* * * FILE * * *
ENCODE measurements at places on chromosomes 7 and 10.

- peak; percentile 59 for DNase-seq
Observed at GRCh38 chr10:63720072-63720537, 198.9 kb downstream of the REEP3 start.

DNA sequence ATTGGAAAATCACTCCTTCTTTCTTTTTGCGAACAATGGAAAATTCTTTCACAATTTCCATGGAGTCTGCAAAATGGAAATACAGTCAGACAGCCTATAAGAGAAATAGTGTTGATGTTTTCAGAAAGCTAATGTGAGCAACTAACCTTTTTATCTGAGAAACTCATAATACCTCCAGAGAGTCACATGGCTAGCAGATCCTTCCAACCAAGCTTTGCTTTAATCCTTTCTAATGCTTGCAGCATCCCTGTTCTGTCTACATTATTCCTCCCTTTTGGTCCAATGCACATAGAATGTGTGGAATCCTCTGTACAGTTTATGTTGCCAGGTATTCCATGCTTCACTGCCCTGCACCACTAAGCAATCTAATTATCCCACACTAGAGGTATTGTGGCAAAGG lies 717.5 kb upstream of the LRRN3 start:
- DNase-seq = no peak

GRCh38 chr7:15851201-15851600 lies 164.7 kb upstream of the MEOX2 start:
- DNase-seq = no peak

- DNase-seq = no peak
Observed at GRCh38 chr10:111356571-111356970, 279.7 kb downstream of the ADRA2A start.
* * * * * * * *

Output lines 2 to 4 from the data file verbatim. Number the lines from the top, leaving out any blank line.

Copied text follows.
- peak; percentile 59 for DNase-seq
Observed at GRCh38 chr10:63720072-63720537, 198.9 kb downstream of the REEP3 start.

DNA sequence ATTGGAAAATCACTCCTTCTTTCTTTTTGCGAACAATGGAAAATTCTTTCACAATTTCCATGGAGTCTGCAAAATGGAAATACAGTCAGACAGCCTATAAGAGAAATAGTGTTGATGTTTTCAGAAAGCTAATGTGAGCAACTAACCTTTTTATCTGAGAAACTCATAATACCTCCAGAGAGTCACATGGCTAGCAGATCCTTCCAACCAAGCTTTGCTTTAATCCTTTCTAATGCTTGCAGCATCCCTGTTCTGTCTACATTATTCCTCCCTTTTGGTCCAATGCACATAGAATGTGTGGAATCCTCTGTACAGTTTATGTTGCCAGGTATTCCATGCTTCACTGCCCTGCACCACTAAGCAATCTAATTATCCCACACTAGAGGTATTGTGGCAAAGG lies 717.5 kb upstream of the LRRN3 start: